Forget the yard signs. Forget the candidate forums. The real campaign season begins when political interest groups start spending big money to give their own take on things. In the races for Seattle City Council, that started the first week of August, when the first $20,000 worth of independent expenditures were announced on behalf of two candidates: Jessie Israel and Sally Bagshaw.

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Sometimes independent expenditures—payments made on behalf of a candidate by any group other than the campaign itself without any coordination between the two parties—are incredibly helpful. Sometimes they are conveniently dirty. And sometimes they can become a top story within the campaign itself, like when the Building Industry Association of Washington (BIAW) relentlessly attacked Governor Chris Gregoire in last year's gubernatorial race. Because of their potential for making a strong impact, the law requires that these expenditures be reported by the end of the next business day during the three weeks immediately prior to an election.

First to the line this year is the Seattle Fire Fighters Union, whose PAC spent $10,000 on a mail piece supporting City Council Position 6 candidate Israel last week. It immediately followed that up by splitting the cost with the Seattle Police Officers Guild for a $10,000 mailer backing Position 4 candidate Bagshaw under the aegis of a group called Secure Seattle.

While Bagshaw is running in a crowded race to fill the open seat that Jan Drago is vacating to run for mayor, Israel is challenging three-term incumbent Nick Licata—an incumbent the firefighters are actively campaigning against with the mail piece. That gives Israel—who as a challenger desperately craves name recognition and institutional support—a real shot in the arm. And it raises the question: Are the firefighters doing this because they really like Jessie Israel or because they really don't like Nick Licata?

"It's mostly because we support Jessie," Seattle Fire Fighters Union president Kenny Stuart told The Stranger. "But obviously if we liked Nick more, we wouldn't be spending money on this." Stuart added that although Licata has done some good things for the firefighters, like signing on to the latest contract, the incumbent has not been "proactive" enough—a pretty vague answer, especially when Licata has plenty to defend himself with when it comes to supporting the firefighters, like helping to push for a 2003 fire levy and the new Queen Anne station.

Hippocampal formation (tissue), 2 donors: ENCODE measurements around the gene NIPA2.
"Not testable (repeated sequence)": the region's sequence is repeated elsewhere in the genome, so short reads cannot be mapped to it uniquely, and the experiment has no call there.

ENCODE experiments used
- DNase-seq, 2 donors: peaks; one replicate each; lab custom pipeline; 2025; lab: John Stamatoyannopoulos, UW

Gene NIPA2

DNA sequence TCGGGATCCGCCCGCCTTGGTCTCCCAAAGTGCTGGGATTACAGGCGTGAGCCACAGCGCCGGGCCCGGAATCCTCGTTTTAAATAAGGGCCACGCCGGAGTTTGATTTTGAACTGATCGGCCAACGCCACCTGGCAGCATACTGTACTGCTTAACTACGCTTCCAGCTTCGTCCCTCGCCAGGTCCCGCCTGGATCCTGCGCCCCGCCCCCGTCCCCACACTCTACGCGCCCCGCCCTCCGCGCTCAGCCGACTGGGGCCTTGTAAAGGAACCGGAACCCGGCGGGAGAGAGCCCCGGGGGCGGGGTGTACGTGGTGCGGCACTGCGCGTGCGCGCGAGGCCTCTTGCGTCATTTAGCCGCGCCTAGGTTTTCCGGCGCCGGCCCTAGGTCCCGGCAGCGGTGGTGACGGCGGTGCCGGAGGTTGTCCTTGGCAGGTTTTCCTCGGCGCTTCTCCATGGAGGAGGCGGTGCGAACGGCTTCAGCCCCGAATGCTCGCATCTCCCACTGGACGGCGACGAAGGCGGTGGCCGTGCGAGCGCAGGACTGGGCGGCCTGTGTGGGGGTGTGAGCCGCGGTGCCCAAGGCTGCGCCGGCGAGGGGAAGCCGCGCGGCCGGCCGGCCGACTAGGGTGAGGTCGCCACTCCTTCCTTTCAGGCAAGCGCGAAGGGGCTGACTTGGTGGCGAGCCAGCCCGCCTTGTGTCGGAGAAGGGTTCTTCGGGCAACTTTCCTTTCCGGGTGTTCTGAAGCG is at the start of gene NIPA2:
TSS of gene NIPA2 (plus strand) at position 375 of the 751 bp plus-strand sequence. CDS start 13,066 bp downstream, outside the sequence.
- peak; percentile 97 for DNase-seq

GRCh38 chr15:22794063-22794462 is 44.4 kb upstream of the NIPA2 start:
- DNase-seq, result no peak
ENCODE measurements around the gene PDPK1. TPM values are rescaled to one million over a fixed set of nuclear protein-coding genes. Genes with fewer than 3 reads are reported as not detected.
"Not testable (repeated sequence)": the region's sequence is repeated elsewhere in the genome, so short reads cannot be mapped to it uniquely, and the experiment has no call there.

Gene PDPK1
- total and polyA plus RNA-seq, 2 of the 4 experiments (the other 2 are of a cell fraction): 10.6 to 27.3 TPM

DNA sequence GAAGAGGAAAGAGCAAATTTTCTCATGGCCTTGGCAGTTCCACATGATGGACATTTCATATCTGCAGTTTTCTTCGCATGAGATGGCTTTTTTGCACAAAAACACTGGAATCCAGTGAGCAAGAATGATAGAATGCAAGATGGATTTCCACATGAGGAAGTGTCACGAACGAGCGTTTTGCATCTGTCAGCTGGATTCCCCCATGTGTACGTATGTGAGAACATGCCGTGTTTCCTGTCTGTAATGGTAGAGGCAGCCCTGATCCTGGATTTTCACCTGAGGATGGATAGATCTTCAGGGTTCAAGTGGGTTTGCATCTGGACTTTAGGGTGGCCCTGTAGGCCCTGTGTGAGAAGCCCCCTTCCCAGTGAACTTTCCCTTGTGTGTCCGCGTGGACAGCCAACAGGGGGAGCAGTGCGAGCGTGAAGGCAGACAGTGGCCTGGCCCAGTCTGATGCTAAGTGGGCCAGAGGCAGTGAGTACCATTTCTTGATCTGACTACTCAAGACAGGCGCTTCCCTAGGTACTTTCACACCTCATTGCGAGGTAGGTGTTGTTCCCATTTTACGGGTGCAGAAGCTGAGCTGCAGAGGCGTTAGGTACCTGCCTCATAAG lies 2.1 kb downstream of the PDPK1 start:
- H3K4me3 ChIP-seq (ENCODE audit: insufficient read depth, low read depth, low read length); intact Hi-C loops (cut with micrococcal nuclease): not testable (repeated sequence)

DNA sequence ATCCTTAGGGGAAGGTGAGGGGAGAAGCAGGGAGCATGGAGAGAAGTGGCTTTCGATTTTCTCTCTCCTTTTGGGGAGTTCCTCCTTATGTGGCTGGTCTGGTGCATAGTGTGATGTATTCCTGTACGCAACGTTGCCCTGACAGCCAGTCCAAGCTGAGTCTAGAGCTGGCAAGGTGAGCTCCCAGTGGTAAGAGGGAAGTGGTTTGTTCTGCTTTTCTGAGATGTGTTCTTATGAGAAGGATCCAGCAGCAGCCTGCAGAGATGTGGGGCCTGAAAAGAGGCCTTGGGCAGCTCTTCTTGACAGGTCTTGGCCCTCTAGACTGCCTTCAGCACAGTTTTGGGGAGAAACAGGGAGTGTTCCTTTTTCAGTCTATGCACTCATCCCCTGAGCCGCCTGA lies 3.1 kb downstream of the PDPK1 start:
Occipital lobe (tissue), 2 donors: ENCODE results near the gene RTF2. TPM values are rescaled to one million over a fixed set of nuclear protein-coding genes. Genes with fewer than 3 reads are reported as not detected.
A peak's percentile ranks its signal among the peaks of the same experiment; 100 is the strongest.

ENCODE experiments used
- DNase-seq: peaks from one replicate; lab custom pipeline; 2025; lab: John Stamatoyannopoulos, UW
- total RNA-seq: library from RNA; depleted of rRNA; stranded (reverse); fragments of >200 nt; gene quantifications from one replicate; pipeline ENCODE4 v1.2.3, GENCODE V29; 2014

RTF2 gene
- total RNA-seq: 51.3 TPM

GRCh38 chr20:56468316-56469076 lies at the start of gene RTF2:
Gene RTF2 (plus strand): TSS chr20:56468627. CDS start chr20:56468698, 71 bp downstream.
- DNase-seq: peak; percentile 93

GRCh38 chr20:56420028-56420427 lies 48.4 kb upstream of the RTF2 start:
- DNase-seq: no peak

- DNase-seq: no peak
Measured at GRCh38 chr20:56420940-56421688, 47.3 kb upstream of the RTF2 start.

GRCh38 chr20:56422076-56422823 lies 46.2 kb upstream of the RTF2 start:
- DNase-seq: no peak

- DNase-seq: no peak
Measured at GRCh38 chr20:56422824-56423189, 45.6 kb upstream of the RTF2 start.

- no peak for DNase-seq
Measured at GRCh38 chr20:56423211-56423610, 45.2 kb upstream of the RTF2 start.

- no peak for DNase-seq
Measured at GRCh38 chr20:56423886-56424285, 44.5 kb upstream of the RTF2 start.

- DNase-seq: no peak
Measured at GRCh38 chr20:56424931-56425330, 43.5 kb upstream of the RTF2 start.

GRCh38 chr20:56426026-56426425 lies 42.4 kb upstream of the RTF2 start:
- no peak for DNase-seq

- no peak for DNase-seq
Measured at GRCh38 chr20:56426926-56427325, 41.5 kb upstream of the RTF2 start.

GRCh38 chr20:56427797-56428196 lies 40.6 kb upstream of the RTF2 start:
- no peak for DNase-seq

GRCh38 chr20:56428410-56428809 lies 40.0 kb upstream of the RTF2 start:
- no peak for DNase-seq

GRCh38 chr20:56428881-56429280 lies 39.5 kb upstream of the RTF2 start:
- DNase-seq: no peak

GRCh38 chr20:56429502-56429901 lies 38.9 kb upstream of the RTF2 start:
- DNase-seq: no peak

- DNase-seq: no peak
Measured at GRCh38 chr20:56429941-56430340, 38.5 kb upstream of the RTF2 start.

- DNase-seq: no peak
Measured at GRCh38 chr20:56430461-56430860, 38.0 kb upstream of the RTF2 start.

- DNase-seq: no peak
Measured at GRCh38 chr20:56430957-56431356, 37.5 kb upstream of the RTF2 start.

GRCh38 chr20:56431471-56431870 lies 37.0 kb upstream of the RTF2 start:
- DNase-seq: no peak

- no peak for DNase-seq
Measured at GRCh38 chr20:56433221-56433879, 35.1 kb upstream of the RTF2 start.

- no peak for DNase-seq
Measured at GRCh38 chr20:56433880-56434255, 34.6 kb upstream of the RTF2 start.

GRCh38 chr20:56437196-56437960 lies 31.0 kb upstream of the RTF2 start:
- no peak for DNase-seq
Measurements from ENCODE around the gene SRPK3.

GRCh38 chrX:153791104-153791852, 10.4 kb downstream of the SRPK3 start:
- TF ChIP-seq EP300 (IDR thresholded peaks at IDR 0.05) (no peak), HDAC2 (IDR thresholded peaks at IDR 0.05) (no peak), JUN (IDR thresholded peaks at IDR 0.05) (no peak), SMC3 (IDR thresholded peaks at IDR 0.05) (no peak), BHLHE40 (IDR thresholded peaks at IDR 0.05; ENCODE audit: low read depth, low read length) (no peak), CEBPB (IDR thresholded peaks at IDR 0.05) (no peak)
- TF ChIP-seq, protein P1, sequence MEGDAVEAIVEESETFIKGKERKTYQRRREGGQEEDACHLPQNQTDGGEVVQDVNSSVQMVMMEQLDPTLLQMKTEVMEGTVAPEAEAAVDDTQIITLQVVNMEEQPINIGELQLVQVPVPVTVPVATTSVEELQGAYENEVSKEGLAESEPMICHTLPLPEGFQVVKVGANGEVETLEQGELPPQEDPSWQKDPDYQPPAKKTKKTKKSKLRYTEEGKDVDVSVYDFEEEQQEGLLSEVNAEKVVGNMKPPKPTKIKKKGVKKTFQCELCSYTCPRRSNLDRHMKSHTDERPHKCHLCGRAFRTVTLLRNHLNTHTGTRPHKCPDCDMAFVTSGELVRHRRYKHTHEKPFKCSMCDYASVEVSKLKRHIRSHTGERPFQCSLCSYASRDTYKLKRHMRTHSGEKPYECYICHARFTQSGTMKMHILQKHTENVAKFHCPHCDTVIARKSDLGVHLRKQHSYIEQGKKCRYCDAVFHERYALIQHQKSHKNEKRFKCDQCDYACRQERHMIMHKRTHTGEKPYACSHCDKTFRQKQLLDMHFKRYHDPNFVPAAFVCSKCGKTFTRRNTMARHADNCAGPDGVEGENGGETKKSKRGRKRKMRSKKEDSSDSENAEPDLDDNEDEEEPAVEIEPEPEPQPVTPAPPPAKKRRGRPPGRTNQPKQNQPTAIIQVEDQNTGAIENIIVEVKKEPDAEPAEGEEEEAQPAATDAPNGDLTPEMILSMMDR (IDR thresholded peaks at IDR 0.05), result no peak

The firefighters union and the police guild are certainly willing to be proactive in flexing their political muscle. Last year, the union spent more than $10,000 to help elect state representative Reuven Carlyle (D-Seattle), while the guild backed Dino Rossi and infamously forcibly removed a Democratic cameraman from a Rossi event.

Plus, the union isn't afraid to use blunt objects to achieve its means. Its consultants, Laurus Associates, are helmed by two staunch Republicans with questionable pasts. One, Mike Sheridan, is a longtime GOP staffer who served as political director for the state Republican Party during the Bush/Rossi era of 2004. The other, Bruce Boram, is a former Dave Reichert flack who resigned from Reichert's 2004 campaign after his consulting firm tried to hide the contributors who paid for a million dollar television ad that smeared Democratic attorney general candidate Deborah Senn and helped to pave the way for Rob McKenna's first statewide victory.

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The kind of mercenary consultants that any Seattle candidate with a semblance of a soul would avoid are fair game for third parties, who are ultimately just looking out for their own interests. Asked about the firefighters' relationship with known political street fighters like Sheridan and Boram, union president Stuart said, "We're firefighters. We're not pro lobbyists or politicians. We went out and talked to all of the consultants in the Seattle area. And in the end, Laurus Associates fit the bill."

In other words, the fight is on. recommended

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